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Glucose metabolism inhibits apoptosis in neurons and cancer cells by redox inactivation of cytochrome c.

Vaughn AE, Deshmukh M - Nat. Cell Biol. (2008)

Bottom Line: These two seemingly disparate cell types also show an increased regulation of the apoptotic pathway, which allows for their long-term survival.We report that the pro-apoptotic activity of cytochrome c is influenced by its redox state and that increases in reactive oxygen species (ROS) following an apoptotic insult lead to the oxidation and activation of cytochrome c.In healthy neurons and cancer cells, however, cytochrome c is reduced and held inactive by intracellular glutathione (GSH), generated as a result of glucose metabolism by the pentose phosphate pathway.

View Article: PubMed Central - PubMed

Affiliation: Department of Cell & Developmental Biology, Box 7250, 115 Mason Farm Road, Chapel Hill, North Carolina 27599, USA.

ABSTRACT
Neurons and cancer cells use glucose extensively, yet the precise advantage of this adaptation remains unclear. These two seemingly disparate cell types also show an increased regulation of the apoptotic pathway, which allows for their long-term survival. Here we show that both neurons and cancer cells strictly inhibit cytochrome c-mediated apoptosis by a mechanism dependent on glucose metabolism. We report that the pro-apoptotic activity of cytochrome c is influenced by its redox state and that increases in reactive oxygen species (ROS) following an apoptotic insult lead to the oxidation and activation of cytochrome c. In healthy neurons and cancer cells, however, cytochrome c is reduced and held inactive by intracellular glutathione (GSH), generated as a result of glucose metabolism by the pentose phosphate pathway. These results uncover a striking similarity in apoptosis regulation between neurons and cancer cells and provide insight into an adaptive advantage offered by the Warburg effect for cancer cell evasion of apoptosis and for long-term neuronal survival.

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Glucose metabolism protects cancer cells from cytochrome c-mediated apoptosisa) Normal cells (Human Mammary Epithelial Cells-HuMECs, MEFs, Human Dermal Fibroblasts-HDFs) or cancer cell lines (Sk-Mel 103, HeLa, JM2) were injected with cytochrome c and Smac protein and cell survival was assessed after 30 minutes. b) Total glutathione (GSH) was measured in normal mitotic cells as well as cancer cell lines, and expressed as a concentration of GSH to total cellular protein. c) MEFs were treated with 5 mM GSH ethyl ester for 15 min, followed by injection with cytochrome c. After 1 hr, injected cells were assessed for Annexin V positivity. Photographs show representative Annexin V-FITC staining of cytochrome c injected cells (arrows). d) Exogenous cytochrome c (which is primarily oxidized) was added at a concentration of 10 μM to normal or cancer cell extract, and Abs550 was measured following a 15 min incubation. e) Average ROS levels in HeLa cells measured by fluorescence of CMH2DCFDA in the absence or presence of the pentose phosphate pathway inhibitor, DHEA (200 μM) for 6 hrs. f) The pentose phosphate pathway was inhibited in various cancer cell lines for 6 hrs by addition of 200 μM DHEA, followed by injection of cytochrome c and Smac protein. Cell survival was assessed at 3 hrs. g) JM2 and HeLa cells were deprived of glucose for 16 hrs followed by injection with cytochrome c and Smac, and assessed for survival at various time points. Images are representative of JM2 cells at 3 hrs following cytochrome c injection. Error bars represent ±SEM of n≥3.
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Figure 4: Glucose metabolism protects cancer cells from cytochrome c-mediated apoptosisa) Normal cells (Human Mammary Epithelial Cells-HuMECs, MEFs, Human Dermal Fibroblasts-HDFs) or cancer cell lines (Sk-Mel 103, HeLa, JM2) were injected with cytochrome c and Smac protein and cell survival was assessed after 30 minutes. b) Total glutathione (GSH) was measured in normal mitotic cells as well as cancer cell lines, and expressed as a concentration of GSH to total cellular protein. c) MEFs were treated with 5 mM GSH ethyl ester for 15 min, followed by injection with cytochrome c. After 1 hr, injected cells were assessed for Annexin V positivity. Photographs show representative Annexin V-FITC staining of cytochrome c injected cells (arrows). d) Exogenous cytochrome c (which is primarily oxidized) was added at a concentration of 10 μM to normal or cancer cell extract, and Abs550 was measured following a 15 min incubation. e) Average ROS levels in HeLa cells measured by fluorescence of CMH2DCFDA in the absence or presence of the pentose phosphate pathway inhibitor, DHEA (200 μM) for 6 hrs. f) The pentose phosphate pathway was inhibited in various cancer cell lines for 6 hrs by addition of 200 μM DHEA, followed by injection of cytochrome c and Smac protein. Cell survival was assessed at 3 hrs. g) JM2 and HeLa cells were deprived of glucose for 16 hrs followed by injection with cytochrome c and Smac, and assessed for survival at various time points. Images are representative of JM2 cells at 3 hrs following cytochrome c injection. Error bars represent ±SEM of n≥3.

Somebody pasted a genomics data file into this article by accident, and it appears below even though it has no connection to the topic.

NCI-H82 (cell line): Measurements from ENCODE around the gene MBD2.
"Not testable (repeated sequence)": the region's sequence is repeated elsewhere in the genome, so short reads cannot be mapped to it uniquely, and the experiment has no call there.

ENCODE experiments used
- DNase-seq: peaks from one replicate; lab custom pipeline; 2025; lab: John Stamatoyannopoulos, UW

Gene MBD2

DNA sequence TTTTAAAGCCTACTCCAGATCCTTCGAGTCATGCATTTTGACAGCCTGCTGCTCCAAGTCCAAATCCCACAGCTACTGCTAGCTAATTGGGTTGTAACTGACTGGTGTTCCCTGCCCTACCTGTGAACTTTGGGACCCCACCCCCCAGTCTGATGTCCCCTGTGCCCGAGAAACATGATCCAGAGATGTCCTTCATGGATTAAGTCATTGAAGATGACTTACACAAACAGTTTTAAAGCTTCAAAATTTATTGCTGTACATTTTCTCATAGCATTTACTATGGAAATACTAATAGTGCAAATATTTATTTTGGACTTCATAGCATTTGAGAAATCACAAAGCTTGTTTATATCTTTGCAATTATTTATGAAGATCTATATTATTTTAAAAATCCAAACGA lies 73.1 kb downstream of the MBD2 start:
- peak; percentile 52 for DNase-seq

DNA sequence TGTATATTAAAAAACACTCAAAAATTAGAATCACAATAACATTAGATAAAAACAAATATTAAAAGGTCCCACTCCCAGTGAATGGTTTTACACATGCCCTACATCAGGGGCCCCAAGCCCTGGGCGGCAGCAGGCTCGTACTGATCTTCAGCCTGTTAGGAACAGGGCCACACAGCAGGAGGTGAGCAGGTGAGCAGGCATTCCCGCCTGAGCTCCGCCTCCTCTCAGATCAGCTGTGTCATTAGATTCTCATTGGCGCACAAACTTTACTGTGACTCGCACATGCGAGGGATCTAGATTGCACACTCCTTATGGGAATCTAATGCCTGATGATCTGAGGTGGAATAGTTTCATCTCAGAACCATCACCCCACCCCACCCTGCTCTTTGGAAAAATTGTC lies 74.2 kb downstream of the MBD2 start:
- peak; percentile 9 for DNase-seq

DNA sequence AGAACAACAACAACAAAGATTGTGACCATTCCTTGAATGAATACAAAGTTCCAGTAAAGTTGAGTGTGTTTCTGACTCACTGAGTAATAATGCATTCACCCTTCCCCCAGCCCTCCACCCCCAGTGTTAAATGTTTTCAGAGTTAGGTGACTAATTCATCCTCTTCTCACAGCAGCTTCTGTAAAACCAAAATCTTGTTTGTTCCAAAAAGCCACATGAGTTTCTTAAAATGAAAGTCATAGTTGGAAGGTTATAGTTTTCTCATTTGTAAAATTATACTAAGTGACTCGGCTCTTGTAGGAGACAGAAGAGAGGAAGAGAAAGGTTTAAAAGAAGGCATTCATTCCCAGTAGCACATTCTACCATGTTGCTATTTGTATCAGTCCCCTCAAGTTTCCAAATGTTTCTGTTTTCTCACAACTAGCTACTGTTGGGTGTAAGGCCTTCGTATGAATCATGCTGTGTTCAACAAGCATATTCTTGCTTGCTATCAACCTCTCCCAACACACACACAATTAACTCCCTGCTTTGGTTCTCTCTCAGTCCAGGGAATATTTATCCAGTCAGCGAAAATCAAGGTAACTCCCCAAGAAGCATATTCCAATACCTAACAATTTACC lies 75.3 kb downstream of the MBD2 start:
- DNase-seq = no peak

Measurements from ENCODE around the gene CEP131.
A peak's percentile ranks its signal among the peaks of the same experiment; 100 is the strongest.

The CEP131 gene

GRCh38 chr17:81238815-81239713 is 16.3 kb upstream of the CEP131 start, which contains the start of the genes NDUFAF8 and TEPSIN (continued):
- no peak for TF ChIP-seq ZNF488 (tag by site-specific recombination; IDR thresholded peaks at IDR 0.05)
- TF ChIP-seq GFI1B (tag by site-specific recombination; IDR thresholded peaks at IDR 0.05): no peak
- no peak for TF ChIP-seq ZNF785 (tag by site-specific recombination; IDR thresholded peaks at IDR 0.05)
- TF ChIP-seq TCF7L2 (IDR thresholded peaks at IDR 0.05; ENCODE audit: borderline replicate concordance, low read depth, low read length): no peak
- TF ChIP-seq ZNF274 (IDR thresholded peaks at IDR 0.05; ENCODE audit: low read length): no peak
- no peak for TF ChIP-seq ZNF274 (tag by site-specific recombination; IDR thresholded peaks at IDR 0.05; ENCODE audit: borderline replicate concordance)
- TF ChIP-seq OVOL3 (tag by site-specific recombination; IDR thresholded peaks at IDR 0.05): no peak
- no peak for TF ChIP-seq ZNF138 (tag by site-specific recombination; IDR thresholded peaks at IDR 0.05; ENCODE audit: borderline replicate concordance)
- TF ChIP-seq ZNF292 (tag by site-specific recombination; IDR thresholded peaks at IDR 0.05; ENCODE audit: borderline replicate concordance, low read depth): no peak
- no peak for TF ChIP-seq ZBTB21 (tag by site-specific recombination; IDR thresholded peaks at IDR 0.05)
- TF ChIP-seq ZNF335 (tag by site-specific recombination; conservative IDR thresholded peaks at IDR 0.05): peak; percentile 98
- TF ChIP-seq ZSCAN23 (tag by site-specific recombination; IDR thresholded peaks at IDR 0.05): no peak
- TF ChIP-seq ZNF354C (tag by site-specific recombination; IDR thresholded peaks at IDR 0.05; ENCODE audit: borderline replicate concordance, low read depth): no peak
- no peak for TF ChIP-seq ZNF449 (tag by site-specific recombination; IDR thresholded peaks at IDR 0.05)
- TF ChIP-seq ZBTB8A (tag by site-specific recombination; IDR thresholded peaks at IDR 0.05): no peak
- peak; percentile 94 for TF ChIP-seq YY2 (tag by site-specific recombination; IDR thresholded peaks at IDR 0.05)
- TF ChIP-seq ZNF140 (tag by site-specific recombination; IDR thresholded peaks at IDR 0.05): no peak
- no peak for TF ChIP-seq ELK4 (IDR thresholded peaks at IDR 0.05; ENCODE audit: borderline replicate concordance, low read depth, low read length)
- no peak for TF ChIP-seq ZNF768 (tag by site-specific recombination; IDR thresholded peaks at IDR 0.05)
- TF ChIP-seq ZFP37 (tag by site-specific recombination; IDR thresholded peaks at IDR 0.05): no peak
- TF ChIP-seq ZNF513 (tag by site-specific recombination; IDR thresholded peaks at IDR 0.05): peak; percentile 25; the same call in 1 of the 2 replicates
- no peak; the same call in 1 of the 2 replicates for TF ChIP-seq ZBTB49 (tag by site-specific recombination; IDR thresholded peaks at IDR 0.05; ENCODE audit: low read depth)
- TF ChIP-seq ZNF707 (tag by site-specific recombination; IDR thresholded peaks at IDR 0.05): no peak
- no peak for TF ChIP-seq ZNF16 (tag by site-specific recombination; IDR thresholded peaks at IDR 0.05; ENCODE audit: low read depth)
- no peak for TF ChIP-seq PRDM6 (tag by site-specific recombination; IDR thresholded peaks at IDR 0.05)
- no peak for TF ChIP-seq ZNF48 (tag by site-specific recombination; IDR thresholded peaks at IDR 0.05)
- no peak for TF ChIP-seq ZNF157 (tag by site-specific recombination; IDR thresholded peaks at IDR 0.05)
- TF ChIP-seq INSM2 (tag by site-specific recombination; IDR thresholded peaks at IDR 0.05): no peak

Mentions: Like neurons, many cancer cells are known to metabolize glucose extensively, a phenomenon known as the Warburg effect6. To investigate whether increased glucose metabolism in cancer cells directly regulates apoptosis at the point of cytochrome c, we first examined the sensitivity of cancer cells to cytosolic injection of cytochrome c. Cytochrome c was injected in the presence of Smac to eliminate the activity of IAPs that are known to block caspase activation in many cancer cells25, thus focusing on IAP-independent mechanisms of cytochrome c regulation. While normal cells readily underwent apoptosis in response to cytosolic cytochrome c, cancer cells showed an increased resistance (Fig. 4a, Supplementary Information, Fig. S10a). Strikingly, the decreased sensitivity to cytochrome c correlated well with the increased levels of intracellular GSH found in these cancer cells (Fig. 4b). Interestingly, treatment of MEFs with cell permeable GSH increased their resistance to cytosolic cytochrome c (Fig. 4c). In addition, while incubation of oxidized cytochrome c with MEF lysate did not significantly affect the redox state of oxidized cytochrome c, oxidized cytochrome c was rapidly reduced upon incubation with lysates generated from cancer cells (Fig. 4d).